by Emily Lu
| 17 minutes ago

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The bustling campus to which students typically arrive at the beginning of fall term was noticeably absent this year. Under the College’s reopening plan, students are required to quarantine in their dorm rooms for two weeks, beginning with an at least 48-hour period of strict quarantine as soon as they move in. This system has required both students and the College to get creative about programming, entertainment and dining.

Freshmen, who were among the earliest students to arrive on campus, were tested for COVID-19 upon arrival before beginning quarantine in their dorms.

During the first 48 hours of quarantine, students were only allowed to leave their rooms to use the bathroom, seek medical care or pick up meals from their dorm common rooms. Anthony Fosu ’24 said that the isolation was difficult, but he said it was a small sacrifice for the “sake of [his] class and Dartmouth.” 

“It was a little lonely at first, but the Dartmouth community is still present and is still active, even if it’s just on the Zoom call,” Fosu said. “Although it was a bit hard to adjust to, that realization helped get me through those first 48 hours.”

To accommodate students with food allergies, dietary restrictions or preferences during meal delivery, Dartmouth Dining director Jon Plodzik said that a survey was sent out on Sept. 1 to students returning to campus. He said that students listed more than 80 different food preferences on the survey, and almost 400 students out of the 1,700 surveyed indicated that they had certain food preferences or allergies, making mass delivery “a daunting task.”

As a result, Plodzik said meals were prepared based primarily on different tracks: traditional fare, vegan and vegetarian, and meals with special instructions, which were tagged with students’ names and the buildings in which they lived. Dartmouth Dining employees delivered the meals to the common rooms of each dorm during lunch and dinner periods, and students collected non-perishable breakfast options each night with dinner. 

Ben Martin ’22 said that twice he had trouble obtaining food from Dartmouth Dining, as there were not enough unlabeled regular meals in his common room. He added that he was also waiting for an email notification when the meals were delivered but never received one. 

“Every time there wasn’t enough food, the process was to call [Dartmouth Dining] and then wait until they delivered [the missing meal],” Martin said. “One time, that was pretty quick, and the other time, I was waiting in the common room for like an hour.”

According to Plodzik, the issue of missing meals may have originated when other students took more than one bagged meal from the common room or decided to take a regular meal when they had signed up for the vegan and vegetarian track. 

Plodzik added that the school made multiple deliveries as needed to compensate for missing meals.

“No one went hungry during that period,” he said. “We put flyers in every single bag for the number to call if there’s a problem, and we’ve been running [deliveries] until 8:30 at night.”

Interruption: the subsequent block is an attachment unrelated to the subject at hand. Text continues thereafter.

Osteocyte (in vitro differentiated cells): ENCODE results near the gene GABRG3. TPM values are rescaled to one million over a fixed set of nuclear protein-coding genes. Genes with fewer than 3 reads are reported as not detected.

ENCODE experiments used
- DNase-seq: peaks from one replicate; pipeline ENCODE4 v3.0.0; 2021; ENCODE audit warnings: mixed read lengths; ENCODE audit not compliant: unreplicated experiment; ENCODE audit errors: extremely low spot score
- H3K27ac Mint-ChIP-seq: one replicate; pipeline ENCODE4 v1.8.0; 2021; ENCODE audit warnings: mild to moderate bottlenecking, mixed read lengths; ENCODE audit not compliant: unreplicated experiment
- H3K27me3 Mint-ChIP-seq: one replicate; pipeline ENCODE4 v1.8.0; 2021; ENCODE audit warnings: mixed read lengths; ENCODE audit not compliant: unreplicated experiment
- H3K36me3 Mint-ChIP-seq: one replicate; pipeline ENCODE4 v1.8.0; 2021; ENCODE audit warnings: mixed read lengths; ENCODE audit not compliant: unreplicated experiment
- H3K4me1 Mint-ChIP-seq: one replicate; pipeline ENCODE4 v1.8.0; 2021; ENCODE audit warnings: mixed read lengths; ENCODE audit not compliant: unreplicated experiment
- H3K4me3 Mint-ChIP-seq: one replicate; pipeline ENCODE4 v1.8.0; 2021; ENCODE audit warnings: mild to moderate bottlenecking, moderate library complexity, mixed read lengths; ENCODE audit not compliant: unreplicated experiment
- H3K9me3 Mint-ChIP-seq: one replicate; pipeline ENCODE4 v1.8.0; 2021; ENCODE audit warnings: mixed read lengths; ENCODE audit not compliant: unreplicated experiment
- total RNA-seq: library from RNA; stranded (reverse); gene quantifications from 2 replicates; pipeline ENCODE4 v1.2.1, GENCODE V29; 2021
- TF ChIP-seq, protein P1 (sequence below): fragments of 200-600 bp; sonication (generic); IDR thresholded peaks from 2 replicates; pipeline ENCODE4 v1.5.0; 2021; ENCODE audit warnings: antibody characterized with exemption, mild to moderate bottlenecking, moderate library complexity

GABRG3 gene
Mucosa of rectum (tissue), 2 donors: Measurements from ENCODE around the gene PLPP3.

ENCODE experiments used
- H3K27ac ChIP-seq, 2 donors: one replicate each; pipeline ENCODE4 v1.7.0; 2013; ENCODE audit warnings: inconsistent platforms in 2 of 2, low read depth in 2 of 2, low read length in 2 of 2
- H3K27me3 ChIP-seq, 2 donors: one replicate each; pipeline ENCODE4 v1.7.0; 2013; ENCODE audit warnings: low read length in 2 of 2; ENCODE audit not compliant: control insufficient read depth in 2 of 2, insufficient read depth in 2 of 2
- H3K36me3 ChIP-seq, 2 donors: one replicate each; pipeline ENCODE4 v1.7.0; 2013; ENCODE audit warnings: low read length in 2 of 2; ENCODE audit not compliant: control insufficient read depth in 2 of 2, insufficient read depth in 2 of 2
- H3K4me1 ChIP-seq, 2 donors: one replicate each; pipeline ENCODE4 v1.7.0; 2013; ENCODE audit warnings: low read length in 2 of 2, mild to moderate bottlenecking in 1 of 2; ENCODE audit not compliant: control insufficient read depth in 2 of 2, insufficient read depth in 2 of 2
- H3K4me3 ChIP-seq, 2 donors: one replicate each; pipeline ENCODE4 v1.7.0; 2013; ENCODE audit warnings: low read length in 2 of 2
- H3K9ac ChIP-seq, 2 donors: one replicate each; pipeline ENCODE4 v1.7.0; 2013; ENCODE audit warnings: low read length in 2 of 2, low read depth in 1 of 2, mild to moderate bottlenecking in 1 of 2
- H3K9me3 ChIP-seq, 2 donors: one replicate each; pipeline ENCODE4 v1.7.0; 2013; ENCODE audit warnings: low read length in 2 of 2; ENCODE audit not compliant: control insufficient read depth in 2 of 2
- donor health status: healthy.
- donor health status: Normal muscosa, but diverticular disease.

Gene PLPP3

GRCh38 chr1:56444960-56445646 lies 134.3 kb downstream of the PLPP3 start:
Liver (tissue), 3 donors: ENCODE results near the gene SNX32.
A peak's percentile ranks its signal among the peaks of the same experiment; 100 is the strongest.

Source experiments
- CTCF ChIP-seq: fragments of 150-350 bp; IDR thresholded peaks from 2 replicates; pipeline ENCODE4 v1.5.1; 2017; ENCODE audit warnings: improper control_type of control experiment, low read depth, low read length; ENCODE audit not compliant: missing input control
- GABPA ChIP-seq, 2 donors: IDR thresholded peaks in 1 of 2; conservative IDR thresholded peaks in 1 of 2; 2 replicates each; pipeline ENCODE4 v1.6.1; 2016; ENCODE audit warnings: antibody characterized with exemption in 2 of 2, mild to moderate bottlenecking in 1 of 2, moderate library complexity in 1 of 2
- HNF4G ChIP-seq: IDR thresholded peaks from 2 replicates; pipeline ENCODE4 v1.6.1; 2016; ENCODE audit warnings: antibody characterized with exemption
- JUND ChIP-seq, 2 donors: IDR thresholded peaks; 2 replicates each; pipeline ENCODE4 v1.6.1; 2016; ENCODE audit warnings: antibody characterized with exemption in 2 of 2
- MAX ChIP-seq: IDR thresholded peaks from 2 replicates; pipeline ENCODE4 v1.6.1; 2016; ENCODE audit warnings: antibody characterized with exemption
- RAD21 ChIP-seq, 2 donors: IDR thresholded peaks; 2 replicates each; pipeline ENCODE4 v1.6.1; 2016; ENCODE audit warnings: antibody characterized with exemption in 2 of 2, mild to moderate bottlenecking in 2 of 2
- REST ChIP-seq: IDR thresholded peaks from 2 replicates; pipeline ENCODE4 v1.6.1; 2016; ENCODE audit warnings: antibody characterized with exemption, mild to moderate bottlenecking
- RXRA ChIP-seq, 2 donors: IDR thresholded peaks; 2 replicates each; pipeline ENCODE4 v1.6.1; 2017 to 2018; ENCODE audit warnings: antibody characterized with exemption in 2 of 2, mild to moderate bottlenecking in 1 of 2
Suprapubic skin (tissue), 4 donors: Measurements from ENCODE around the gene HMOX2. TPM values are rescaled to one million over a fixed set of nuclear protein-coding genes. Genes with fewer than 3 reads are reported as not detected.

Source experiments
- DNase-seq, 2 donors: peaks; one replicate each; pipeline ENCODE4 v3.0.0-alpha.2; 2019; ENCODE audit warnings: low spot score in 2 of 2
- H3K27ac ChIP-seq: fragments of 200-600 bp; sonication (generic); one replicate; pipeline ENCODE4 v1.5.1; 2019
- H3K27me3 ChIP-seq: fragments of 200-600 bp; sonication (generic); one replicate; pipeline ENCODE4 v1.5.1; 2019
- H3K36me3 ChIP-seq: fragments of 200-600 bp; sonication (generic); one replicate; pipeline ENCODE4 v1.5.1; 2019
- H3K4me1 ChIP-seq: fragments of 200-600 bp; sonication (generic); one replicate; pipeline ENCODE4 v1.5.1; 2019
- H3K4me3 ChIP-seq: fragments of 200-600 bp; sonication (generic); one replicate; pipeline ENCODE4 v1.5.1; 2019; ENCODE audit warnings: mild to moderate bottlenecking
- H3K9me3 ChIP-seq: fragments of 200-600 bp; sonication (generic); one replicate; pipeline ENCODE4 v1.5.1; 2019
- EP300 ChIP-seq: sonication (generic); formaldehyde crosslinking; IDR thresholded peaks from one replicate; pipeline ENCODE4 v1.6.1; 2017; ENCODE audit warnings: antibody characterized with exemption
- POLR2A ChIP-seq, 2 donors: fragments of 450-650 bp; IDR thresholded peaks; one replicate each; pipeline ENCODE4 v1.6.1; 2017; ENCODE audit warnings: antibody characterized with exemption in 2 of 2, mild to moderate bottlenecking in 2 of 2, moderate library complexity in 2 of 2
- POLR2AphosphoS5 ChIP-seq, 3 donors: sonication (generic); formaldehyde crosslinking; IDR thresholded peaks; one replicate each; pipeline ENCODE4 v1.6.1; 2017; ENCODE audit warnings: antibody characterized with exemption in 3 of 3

During the second phase of quarantine — happening currently for most on-campus students — students are able to leave their rooms and pick up meals from designated outdoor tents.

Rujuta Pandit ’24, who does not eat dairy, said that even in her meals that were labeled dairy-free, she received milk and yogurt. However, in the second phase of quarantine, picking up her own meals has given her more control in making sure her meals do not have dairy. 

Plodzik added that with the tent distribution model, meals are no longer assigned strictly from preferences indicated in the initial survey, and students can pick and choose different items to be part of their meals or ask for bigger portions.

In addition to greater meal flexibility in the later stages of quarantine, students are able to go outside and participate in Dartmouth-organized outdoor activities. For some freshmen, this was their first opportunity to explore campus. 

“I had been to campus a few times for visits, but I’ve never actually just taken the time to explore and get to see locations that I had heard of,” Gina Miele ’24 said. “I was really excited to explore all the outdoor spaces that Dartmouth has to offer.”

Caroline Conway ’24 said that in the second phase of quarantine, she has been going on frequent solo walks. She noted that even while by herself she has appreciated seeing other students on campus. 

“Everyone is antsy and just wants to get outside,” Conway said. “I walked out and kind of allowed myself to get lost a couple of times. It’s just really nice to get to go see people and [remember that] this is a college campus.”

Quarantine guidelines restrict outdoor activities to solo expeditions, but students can also register for group trips with the Outdoor Programs Office. While the OPO is offering more than 30 local hiking, biking and canoeing trips in the next two weeks, Conway said some students were unaware of when registration for these activities began, and she was disappointed that the trips were “booked immediately.”

Acting OPO director Coz Teplitz said that the activities are in groups no larger than nine and led by OPO staff members, which limits the number of trips.

“We are trying to see what we can do to add more trips to the calendar,” Teplitz said. “It shows that there is demand for students who want to be able to connect with each other, but want to do it in a way that is appropriate and approved.”

Students on campus begin two-week quarantine

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